Pau Gasol, whose two NBA championships came with the Lakers in 2009 and 2010, last played for Los Angeles in the 2013-14 season. The Lakers missed the playoffs that year for just the third time in four decades, and they haven’t returned to the postseason since.
Now Gasol, who left the franchise that summer as a free agent and has spent the past five years with the Bulls, Spurs, Raptors and Bucks, is eyeing a chance to end his playing career where he spent his prime.
Gasol, 39, told Spanish media (via The Associated Press) that a return to the Lakers for the 2020-21 NBA season is an “attractive” option. The 7-foot Barcelona native also said he wouldn’t mind ending his career where it started, with his hometown EuroLeague team.
“My intention is to play another season if the foot is OK, either in the NBA or in Europe,” said Gasol, who was signed by the Trail Blazers in free agency last July but never played for Portland due to a stress fracture in his left foot. He was waived by the team in November.
“A final season with the Lakers is attractive,” he added. “Finishing at Barça is attractive. But you have to see the real possibilities and see what situation would be best for the circumstances of the moment.”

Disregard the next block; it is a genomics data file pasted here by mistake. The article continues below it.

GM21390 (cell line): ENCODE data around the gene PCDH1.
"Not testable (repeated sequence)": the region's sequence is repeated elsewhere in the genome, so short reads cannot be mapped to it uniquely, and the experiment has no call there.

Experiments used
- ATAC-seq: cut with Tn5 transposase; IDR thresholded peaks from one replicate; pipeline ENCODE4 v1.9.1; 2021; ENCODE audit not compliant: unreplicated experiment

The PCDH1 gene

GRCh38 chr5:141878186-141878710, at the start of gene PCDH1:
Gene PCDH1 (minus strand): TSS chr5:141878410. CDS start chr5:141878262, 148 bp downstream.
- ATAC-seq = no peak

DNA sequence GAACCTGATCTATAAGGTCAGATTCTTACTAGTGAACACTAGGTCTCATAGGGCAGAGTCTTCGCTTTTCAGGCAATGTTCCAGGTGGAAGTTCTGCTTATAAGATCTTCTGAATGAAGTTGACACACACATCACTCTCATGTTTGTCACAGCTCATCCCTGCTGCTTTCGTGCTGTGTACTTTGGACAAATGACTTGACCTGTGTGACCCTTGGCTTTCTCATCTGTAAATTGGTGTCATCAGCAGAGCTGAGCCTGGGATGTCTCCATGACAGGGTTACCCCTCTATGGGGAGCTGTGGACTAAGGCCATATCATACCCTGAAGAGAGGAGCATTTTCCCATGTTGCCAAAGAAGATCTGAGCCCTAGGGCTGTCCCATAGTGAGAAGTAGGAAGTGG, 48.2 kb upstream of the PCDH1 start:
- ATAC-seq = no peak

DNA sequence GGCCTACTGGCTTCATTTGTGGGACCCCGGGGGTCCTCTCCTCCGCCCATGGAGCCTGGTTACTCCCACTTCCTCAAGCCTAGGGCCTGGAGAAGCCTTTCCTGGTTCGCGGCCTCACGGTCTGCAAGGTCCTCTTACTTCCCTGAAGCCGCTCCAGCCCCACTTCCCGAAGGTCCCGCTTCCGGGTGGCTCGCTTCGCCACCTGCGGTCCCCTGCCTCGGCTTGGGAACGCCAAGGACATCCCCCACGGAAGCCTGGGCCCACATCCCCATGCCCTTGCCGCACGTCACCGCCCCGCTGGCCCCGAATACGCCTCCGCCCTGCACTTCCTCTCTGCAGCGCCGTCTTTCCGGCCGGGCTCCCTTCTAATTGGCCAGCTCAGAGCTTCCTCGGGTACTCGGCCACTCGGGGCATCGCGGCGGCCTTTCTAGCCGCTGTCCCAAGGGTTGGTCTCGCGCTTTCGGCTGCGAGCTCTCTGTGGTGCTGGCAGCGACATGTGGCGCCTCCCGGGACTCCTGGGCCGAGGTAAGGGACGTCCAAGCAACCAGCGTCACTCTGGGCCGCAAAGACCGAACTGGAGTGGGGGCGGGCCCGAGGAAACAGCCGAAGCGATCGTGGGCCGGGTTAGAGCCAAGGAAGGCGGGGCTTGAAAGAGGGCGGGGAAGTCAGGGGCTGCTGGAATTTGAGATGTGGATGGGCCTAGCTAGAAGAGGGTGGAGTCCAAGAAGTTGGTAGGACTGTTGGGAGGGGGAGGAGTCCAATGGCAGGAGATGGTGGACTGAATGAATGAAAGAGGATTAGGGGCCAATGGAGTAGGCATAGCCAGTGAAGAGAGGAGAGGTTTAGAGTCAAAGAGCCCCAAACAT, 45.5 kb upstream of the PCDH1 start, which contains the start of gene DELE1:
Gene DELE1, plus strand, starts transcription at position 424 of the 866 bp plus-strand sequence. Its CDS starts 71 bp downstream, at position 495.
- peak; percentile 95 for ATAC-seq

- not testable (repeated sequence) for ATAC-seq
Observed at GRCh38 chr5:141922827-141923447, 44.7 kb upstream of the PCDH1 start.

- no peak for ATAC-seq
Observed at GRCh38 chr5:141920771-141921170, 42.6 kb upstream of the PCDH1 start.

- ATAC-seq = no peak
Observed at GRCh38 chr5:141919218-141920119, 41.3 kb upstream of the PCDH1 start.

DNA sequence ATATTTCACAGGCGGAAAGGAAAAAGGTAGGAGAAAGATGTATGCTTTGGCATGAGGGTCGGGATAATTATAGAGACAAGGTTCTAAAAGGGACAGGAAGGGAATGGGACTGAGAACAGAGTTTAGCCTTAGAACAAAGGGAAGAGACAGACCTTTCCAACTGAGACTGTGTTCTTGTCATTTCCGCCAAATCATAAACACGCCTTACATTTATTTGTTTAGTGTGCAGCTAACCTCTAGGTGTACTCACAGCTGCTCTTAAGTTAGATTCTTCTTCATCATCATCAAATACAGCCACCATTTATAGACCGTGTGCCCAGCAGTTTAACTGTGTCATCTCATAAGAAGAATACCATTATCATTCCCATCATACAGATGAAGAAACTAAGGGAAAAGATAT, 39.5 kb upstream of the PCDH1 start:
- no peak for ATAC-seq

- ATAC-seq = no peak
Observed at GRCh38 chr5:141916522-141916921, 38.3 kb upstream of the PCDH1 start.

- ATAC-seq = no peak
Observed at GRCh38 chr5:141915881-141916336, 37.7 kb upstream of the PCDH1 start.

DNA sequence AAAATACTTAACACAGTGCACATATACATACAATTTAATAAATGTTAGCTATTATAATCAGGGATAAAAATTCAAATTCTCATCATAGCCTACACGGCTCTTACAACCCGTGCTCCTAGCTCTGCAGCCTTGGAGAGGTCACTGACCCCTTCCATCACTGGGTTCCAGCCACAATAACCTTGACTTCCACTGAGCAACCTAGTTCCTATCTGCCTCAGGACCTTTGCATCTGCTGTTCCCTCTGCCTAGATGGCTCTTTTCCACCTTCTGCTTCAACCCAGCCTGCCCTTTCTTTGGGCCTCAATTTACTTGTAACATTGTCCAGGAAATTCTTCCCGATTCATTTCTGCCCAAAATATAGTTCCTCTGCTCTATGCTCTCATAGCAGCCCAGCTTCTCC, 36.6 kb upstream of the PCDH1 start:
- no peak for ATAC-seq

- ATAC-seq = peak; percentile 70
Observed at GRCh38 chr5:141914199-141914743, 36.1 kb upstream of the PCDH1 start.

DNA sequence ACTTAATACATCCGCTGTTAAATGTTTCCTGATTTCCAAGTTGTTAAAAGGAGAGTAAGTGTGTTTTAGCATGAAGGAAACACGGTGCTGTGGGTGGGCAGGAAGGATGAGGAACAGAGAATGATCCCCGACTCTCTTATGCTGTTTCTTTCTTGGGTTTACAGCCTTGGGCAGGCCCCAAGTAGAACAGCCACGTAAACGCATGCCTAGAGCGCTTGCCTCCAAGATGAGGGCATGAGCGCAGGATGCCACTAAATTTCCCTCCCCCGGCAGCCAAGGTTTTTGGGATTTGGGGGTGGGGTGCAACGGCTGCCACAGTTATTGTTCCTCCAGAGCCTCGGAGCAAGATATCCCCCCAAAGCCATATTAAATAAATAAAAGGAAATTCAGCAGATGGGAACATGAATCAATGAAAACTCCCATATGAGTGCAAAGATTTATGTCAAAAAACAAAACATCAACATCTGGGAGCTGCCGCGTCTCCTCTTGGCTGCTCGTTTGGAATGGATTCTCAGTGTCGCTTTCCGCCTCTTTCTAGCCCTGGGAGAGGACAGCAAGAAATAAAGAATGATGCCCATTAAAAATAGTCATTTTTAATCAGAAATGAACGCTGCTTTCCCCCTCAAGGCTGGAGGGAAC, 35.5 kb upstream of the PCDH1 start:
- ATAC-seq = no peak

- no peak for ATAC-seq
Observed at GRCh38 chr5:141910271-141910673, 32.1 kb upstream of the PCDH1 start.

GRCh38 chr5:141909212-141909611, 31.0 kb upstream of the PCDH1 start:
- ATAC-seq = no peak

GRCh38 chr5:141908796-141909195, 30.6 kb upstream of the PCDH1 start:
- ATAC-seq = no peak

The Lakers’ NBA playoff drought will end this year when the season resumes in late summer at the Walt Disney World Resort in Orlando, Fla. Los Angeles, with a 49-14 record and sitting atop the Western Conference standings, has already clinched a playoff spot.
Given the context of the Lakers’ relative struggles in the post-Shaquille O’Neal era from 2004 through 2007, Gasol’s arrival in LA via trade in February 2008 paved the way for the franchise’s latest pair of NBA titles. Alongside the late Kobe Bryant, Gasol helped the Lakers make three straight NBA Finals appearances, winning two.
Gasol, widely considered the greatest Spanish basketball player of all time, also mentioned that he needs to be an active professional player next season to give himself a chance of playing in the Olympics one more time.
“I’m feeling good. I’ve had more time to recover,” he said. “When I can start running and jumping I will have a lot more information to know for sure if the foot and the bone are consolidated for me to be playing professional basketball again.”
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